This principled stand by a university in support of academic freedom, while showing that reason often prevails, does not change the fact that anti-tobacco activists, including some who consider themselves academics, interfered with my research, cost me and my staff more than a person-year's worth of productivity, and misled the public. Nor does it change the pattern of what my colleagues and I have faced for doing research that defies the anti-tobacco orthodoxy, including just in the last year or so:
-ad hominem attacks on the legitimacy of my employment and research focus (though never actually on the substance of my work) in the local press (sometimes under the guise of news) by local activists and even professors at the University;
-vandalism of one of our posters at an academic conference;
-threats to one of my students regarding her internship and future employment prospects that resulted in her giving up co-authorship for legitimate research she had done;
-threats made by activists (that presumably motivated some of the aforementioned behavior by UASPH administrators) that they would try to prevent the UASPH from getting accreditation if I were allowed to keep doing my work there;
-not being allowed to participate in tobacco-related conferences, including a recent major Canadian semi-academic conference held in Edmonton, the "5th National Conference on Tobacco or Health";
-forced cancellation due to blackmail of a conference on academic freedom and research integrity we organized to coincide with and respond to the aforementioned conference: the organizers of the aforementioned anti-tobacco conference threatened the conference center that they would cancel their much larger contract if we were allowed to hold our conference, and we agreed to let the conference center out of their contract with us rather than put them in the middle.
Enstrom found himself being, in effect, named as a racketeer due to the actions of anti-tobacco activists because of one study result he published. Ironically, the racketeering law under which he was implicitly accused was designed to punish cabals that use threats and intimidation to try to influence the legal behavior of others.
Money, power, and the funding smokescreen
Many of the attacks against Enstrom and me, though clearly directed at the content of our research, have been rationalized based on it being partially funded by unrestricted grants from the tobacco industry. The evidence that this is a rationalization can be found in the similarly vehement attacks on those who defied the orthodoxy but have not received industry funding, including Siegel. Enstrom cites several studies that produced results similar to his and that were not supported by industry grants, but his antagonists paid them no more attention than they did his work.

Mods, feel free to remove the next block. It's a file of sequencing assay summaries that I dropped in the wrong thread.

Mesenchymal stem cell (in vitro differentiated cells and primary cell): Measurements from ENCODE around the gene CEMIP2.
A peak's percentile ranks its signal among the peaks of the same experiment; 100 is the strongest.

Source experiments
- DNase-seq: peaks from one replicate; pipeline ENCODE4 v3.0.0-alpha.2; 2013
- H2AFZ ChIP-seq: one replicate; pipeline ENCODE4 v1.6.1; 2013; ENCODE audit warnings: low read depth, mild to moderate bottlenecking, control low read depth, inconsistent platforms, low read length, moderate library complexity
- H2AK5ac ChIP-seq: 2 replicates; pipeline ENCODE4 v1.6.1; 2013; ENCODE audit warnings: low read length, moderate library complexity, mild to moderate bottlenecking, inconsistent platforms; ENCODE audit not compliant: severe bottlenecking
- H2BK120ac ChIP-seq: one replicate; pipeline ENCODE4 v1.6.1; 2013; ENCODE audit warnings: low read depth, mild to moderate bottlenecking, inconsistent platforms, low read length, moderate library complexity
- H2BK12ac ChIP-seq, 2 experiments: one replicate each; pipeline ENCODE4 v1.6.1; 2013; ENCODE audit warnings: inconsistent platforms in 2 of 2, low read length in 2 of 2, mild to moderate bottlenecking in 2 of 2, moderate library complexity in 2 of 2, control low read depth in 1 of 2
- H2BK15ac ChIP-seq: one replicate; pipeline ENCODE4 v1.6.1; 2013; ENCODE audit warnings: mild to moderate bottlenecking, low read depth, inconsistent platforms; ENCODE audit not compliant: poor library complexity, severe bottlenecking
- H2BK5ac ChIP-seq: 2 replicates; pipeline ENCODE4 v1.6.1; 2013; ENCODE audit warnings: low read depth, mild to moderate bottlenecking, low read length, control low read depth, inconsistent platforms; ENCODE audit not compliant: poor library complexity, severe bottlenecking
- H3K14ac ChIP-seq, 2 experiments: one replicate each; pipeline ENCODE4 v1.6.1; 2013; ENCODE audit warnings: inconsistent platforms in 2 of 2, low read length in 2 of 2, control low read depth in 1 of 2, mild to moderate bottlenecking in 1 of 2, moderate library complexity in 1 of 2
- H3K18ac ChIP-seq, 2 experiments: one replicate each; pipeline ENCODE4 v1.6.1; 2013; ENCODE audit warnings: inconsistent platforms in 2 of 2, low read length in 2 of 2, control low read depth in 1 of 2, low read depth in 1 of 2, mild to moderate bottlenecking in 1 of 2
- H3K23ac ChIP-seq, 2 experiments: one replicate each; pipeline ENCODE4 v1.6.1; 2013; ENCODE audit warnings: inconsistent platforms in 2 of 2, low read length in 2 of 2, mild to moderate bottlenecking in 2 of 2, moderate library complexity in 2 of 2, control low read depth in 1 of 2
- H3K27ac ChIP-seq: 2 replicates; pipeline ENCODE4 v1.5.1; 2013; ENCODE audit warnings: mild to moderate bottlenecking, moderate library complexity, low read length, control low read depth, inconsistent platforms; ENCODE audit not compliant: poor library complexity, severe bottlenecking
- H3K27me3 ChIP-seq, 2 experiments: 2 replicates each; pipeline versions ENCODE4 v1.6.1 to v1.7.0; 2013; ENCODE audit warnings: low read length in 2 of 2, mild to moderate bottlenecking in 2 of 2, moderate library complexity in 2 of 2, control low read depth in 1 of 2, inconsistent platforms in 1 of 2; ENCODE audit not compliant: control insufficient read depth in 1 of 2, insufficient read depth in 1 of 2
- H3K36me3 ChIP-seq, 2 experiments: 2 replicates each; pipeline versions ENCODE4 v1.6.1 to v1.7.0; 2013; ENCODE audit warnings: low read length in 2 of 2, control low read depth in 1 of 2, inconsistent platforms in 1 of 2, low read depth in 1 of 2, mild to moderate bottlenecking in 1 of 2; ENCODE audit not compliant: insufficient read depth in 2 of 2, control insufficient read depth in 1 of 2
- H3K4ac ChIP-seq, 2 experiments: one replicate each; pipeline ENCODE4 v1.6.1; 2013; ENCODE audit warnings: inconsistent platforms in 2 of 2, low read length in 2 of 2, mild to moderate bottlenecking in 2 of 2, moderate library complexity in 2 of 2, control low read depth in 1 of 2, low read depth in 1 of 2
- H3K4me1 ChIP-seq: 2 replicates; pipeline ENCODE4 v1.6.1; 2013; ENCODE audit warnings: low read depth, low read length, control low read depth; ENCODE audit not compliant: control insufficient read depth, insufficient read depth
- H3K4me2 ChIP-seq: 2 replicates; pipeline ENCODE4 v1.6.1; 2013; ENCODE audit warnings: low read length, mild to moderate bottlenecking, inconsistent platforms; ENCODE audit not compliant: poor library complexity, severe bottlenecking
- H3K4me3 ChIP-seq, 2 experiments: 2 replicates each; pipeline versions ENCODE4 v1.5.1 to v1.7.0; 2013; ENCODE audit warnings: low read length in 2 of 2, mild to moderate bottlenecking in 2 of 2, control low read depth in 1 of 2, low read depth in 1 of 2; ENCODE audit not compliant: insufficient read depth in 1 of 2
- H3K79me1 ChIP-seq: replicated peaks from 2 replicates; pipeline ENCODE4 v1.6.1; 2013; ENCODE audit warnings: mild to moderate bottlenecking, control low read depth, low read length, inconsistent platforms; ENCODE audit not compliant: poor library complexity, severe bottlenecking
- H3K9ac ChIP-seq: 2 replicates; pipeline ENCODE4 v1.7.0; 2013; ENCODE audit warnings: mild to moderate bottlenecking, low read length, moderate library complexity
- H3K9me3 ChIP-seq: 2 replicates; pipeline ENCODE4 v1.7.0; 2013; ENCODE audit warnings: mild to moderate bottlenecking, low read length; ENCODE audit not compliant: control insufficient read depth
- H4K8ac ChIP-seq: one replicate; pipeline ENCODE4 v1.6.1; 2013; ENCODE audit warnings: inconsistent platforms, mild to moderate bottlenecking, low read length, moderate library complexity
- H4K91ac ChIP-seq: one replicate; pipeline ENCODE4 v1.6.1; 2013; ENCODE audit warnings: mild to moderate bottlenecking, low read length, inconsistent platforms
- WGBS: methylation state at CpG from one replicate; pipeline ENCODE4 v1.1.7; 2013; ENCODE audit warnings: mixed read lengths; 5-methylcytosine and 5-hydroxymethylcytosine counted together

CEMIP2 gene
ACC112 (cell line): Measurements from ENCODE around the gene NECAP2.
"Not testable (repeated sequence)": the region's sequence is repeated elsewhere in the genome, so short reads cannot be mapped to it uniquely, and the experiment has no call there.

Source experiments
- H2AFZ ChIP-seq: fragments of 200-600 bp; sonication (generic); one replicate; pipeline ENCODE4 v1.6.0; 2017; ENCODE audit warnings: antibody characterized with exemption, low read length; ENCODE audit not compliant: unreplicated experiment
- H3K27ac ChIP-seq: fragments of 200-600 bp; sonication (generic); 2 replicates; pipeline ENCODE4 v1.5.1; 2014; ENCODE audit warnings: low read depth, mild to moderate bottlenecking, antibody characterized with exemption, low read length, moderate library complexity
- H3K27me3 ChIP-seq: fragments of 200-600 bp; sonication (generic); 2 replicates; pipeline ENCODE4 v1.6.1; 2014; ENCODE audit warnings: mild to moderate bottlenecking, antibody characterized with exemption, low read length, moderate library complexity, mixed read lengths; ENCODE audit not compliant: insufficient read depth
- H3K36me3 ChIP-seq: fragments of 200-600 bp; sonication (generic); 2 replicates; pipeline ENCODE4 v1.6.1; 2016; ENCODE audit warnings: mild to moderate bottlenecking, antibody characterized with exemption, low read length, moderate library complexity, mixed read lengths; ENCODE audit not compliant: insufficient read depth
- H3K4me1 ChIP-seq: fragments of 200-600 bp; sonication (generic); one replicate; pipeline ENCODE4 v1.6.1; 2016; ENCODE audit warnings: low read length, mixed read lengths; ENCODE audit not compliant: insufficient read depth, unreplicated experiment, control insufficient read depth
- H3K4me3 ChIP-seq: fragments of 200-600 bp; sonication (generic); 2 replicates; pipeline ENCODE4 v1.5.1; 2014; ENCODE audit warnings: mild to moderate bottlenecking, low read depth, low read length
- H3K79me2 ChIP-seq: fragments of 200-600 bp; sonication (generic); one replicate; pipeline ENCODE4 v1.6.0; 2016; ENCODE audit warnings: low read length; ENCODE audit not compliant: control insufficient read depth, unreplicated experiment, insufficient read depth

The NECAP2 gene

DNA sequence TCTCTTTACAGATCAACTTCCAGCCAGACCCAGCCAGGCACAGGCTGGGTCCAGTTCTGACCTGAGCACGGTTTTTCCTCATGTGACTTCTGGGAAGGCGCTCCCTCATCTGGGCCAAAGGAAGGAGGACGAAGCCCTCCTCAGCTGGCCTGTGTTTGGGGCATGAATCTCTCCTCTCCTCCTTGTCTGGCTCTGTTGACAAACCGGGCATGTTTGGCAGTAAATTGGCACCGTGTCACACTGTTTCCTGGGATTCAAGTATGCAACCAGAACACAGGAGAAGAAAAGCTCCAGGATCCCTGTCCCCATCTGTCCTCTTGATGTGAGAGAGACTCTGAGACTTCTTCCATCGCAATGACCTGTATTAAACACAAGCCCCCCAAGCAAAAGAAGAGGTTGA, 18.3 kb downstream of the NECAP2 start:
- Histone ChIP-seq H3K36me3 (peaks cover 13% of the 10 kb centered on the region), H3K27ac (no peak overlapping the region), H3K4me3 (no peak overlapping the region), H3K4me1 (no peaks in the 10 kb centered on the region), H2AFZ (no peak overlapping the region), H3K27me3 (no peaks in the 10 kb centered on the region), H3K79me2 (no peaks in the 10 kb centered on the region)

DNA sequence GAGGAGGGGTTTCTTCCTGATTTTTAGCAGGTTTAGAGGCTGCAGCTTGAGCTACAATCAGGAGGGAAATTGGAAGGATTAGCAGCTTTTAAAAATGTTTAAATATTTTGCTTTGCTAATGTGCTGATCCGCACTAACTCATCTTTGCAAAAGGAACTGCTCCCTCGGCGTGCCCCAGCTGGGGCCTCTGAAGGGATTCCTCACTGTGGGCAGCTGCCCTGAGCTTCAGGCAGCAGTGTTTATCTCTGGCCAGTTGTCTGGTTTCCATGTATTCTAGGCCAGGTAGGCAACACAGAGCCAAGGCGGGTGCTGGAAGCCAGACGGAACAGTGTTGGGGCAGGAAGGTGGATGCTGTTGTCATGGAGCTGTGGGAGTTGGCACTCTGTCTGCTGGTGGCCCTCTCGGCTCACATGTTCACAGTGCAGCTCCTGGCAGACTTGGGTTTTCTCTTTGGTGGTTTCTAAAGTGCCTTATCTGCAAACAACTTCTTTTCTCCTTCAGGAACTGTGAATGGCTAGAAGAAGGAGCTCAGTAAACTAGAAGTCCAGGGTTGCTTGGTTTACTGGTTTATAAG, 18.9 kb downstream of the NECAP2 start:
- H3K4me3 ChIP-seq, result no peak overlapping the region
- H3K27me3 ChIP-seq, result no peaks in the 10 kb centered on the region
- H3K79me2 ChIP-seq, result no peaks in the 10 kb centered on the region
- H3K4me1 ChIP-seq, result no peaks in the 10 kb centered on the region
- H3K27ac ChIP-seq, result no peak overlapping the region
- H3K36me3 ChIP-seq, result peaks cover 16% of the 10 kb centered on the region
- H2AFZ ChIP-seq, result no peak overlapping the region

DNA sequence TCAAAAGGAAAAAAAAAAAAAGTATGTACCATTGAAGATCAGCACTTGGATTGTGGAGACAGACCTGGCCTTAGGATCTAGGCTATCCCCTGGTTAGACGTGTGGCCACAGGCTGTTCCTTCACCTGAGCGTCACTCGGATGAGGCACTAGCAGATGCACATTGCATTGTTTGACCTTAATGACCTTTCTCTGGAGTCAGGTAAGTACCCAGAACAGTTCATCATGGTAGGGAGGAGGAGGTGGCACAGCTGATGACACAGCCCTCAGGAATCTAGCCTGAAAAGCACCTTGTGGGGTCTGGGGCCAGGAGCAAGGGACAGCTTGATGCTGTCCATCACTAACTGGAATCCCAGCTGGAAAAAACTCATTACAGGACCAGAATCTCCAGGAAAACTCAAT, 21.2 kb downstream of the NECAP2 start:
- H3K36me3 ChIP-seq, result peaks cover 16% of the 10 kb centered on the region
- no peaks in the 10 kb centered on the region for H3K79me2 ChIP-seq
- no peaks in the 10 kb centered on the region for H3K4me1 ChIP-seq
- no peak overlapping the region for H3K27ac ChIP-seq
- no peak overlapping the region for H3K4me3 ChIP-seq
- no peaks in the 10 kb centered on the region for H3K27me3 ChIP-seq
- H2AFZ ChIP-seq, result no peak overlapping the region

Moreover, much of the funding from anti-tobacco organizations, both government and private, comes with major strings attached, often all but declaring what the conclusions of the research should be. So it is clear that these organizations do not actually have a deep-seated concern about the influence of funding. Hardly a word is heard from that quarter about the pharmaceutical industry or others who have a financial interest in tobacco use or cessation methods, and who help fund the anti-tobacco organizations. Rather, those organizations are intent on making sure that they get to control the funding, and thus the agenda, in "their" area, and the only significant threat to this monopoly is tobacco industry funding. For example, despite the fact that anti-tobacco organizations' funds dwarf tobacco industry grants to academic researchers, no major research effort in tobacco harm reduction has been able to get substantial funding without seeking it from the industry.
Anti-tobacco activists have long coasted on the cigarette industry's misdeeds regarding producing illegitimate research. The substantial and deplorable misdeeds from thirty or forty years ago are well documented, and it is clear that the industry has been guilty of many of the same crimes against epidemiology practiced by anti-tobacco activists today. One result of that guilt coming to light is that claims by the industry are widely discounted, making them little present threat to honest science. Despite this, anti-tobacco activists still try to attribute epidemiology that they do not like to the (largely nonexistent) influence of the industry in the field. Another result of the guilt is that the industry's every move is carefully watched, making tobacco industry funding a professor's dream: the funder does not dare say a word to try to influence the research.